Labor Sec. mum on timing for overtime rule

Labor Secretary Tom Perez said Wednesday his agency is working to complete new overtime regulations that were due last month — but he declined to say when the when the contentious rule would come out.

“We’re actually working overtime on this, congressman,” Perez told lawmakers during a House Education and Workforce Committee hearing to discuss the Department of Labor’s 2016 budget. “If you work extra, you should be paid extra.”

Asked about the timing, he simply repeated to The Hill that the agency is working “overtime” on the proposal.

The Labor Department is looking to expand the number of workers who qualify for overtime payy. Salaried employees who qualify for overtime earn time-and-a-half wages when they work more than 40 hours in a week — but many don’t qualify under the current regulations.

Employees who make more than $455 a week, or $23,660 a year, are considered management and are not eligible for overtime pay.

So companies are only required to pay their regular wages, even if they work more than 60 hours in a week.

Perez called this a “raw deal” for workers.

“The assistant manager at a fast food restaurant who puts in 60-70 hours a week for $455 and spends almost all of their time performing the same work as the employees they supervise and who does not get overtime is getting a raw deal,” Perez told lawmakers. “We are updating the rule to prevent this situation.”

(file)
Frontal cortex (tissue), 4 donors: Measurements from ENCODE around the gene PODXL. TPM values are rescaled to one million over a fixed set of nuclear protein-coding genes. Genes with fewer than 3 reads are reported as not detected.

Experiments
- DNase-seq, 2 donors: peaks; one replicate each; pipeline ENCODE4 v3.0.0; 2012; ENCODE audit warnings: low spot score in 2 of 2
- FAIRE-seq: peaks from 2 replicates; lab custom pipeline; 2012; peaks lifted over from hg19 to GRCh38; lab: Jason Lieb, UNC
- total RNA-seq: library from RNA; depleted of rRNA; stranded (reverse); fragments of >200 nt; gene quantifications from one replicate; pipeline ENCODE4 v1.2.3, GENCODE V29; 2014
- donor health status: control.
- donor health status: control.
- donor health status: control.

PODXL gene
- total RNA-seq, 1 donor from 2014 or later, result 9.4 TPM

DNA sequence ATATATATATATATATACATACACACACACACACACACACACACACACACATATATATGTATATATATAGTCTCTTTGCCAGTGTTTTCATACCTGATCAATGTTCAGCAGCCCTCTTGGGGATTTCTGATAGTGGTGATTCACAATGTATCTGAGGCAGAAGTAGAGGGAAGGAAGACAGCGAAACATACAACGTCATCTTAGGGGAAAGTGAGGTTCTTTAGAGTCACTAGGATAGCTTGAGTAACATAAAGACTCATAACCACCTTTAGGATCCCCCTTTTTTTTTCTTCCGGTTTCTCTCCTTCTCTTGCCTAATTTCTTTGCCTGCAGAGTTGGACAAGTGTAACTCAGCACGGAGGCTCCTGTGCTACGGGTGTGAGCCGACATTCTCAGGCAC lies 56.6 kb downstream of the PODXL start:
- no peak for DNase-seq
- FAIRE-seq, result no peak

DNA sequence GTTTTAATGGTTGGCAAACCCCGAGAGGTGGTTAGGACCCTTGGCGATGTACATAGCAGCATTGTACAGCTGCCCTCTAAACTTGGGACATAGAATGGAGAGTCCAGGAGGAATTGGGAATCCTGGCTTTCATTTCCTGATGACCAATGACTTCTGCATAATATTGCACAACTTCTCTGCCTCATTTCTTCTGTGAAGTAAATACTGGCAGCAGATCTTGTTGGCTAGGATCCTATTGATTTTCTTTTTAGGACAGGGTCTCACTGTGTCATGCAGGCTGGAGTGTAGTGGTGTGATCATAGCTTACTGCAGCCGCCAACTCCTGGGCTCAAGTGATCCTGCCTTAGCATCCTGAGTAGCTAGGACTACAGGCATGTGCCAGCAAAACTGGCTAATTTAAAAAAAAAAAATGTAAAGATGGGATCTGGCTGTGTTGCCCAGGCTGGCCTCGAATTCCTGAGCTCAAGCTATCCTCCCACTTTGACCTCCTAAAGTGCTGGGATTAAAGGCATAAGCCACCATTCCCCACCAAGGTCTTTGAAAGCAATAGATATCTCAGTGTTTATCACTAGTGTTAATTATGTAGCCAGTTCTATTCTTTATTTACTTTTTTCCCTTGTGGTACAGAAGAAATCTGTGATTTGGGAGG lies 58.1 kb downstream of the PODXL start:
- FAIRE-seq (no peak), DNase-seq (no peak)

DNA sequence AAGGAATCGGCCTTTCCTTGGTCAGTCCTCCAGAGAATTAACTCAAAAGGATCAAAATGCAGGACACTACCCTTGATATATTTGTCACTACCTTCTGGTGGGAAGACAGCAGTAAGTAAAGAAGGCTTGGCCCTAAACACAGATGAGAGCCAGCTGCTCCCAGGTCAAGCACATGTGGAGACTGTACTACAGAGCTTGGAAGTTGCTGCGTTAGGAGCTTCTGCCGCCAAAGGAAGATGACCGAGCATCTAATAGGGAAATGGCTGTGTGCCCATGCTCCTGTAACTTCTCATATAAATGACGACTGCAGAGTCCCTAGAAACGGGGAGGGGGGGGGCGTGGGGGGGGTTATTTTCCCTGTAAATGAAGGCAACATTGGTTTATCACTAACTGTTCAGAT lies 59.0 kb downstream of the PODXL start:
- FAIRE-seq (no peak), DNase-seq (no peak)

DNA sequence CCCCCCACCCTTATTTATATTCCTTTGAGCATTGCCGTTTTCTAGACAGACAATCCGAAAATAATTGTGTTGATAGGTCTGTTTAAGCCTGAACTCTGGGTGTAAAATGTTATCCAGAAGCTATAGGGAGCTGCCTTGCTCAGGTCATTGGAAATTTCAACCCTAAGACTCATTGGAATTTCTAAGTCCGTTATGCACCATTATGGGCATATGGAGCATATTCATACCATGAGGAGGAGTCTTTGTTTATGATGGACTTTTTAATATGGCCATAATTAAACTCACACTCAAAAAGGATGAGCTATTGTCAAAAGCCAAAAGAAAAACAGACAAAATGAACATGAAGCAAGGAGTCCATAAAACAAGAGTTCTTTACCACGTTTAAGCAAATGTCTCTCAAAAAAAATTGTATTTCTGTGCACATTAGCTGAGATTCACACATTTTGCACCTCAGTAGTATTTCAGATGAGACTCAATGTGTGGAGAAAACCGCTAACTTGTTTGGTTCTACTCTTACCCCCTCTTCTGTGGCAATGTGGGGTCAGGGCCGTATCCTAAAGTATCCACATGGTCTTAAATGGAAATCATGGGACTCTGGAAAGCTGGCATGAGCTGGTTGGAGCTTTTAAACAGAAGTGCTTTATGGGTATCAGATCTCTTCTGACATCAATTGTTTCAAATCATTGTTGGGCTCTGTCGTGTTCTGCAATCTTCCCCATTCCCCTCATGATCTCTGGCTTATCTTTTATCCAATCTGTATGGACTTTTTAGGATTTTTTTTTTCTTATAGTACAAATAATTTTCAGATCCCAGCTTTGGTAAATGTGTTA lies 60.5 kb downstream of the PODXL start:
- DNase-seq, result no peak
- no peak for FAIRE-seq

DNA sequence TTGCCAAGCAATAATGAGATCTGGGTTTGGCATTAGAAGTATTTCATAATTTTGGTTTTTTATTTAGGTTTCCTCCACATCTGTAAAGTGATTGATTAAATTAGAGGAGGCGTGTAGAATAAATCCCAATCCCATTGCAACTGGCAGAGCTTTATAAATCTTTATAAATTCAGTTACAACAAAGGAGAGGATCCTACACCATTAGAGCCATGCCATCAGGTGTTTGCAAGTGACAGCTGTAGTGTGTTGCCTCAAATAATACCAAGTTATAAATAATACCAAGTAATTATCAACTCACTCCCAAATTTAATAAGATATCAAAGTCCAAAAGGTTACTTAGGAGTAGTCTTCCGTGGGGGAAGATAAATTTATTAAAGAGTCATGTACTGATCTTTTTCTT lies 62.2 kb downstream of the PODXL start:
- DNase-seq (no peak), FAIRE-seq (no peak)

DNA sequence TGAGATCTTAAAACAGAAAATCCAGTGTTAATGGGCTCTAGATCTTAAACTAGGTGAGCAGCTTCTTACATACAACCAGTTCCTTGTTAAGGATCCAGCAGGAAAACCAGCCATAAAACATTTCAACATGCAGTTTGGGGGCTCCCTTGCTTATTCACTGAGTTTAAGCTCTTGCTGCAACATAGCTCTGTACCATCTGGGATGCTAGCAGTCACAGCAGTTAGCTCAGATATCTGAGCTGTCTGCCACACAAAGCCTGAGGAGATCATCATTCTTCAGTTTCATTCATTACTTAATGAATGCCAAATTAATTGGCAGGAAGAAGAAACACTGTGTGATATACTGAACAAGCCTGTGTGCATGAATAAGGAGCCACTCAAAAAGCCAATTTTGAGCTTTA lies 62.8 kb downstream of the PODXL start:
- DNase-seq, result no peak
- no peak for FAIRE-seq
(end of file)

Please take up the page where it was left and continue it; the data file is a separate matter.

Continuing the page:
The Labor Department’s new rules would raise the salary threshold for workers, so overtime pay is available to previously ineligible employees. 

The question is, by how much? Perez wouldn’t say.

Some Democrats have called for the Labor Department to raise the threshold to $54,000 a year, while other lawmakers are looking for something closer to $42,000.

The Labor Department’s overtime rule was due on Feb. 15, but the agency has already missed that deadline. Perez would not provide an updated timeline, but he did say the rule is expected to be released in the coming months.

Perez also spoke about the Labor Department’s efforts to increase employment by boosting job opportunities around the country.

“We’re,” he joked. “That’s what we do. We connect job seekers with businesses that want to grow.”


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